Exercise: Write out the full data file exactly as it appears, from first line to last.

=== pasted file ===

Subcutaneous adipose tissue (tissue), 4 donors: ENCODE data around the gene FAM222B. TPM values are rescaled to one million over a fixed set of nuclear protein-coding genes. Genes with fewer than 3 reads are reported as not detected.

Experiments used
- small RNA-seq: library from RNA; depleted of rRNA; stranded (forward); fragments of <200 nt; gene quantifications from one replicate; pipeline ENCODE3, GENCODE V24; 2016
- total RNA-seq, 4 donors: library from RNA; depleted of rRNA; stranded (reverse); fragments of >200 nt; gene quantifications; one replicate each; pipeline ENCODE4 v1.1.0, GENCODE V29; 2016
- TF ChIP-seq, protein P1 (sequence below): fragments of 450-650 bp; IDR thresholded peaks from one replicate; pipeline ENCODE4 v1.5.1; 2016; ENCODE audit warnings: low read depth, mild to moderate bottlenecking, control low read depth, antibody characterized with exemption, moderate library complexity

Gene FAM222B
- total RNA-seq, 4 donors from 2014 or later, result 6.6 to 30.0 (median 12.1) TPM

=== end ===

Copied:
Subcutaneous adipose tissue (tissue), 4 donors: ENCODE data around the gene FAM222B. TPM values are rescaled to one million over a fixed set of nuclear protein-coding genes. Genes with fewer than 3 reads are reported as not detected.

Experiments used
- small RNA-seq: library from RNA; depleted of rRNA; stranded (forward); fragments of <200 nt; gene quantifications from one replicate; pipeline ENCODE3, GENCODE V24; 2016
- total RNA-seq, 4 donors: library from RNA; depleted of rRNA; stranded (reverse); fragments of >200 nt; gene quantifications; one replicate each; pipeline ENCODE4 v1.1.0, GENCODE V29; 2016
- TF ChIP-seq, protein P1 (sequence below): fragments of 450-650 bp; IDR thresholded peaks from one replicate; pipeline ENCODE4 v1.5.1; 2016; ENCODE audit warnings: low read depth, mild to moderate bottlenecking, control low read depth, antibody characterized with exemption, moderate library complexity

Gene FAM222B
- total RNA-seq, 4 donors from 2014 or later, result 6.6 to 30.0 (median 12.1) TPM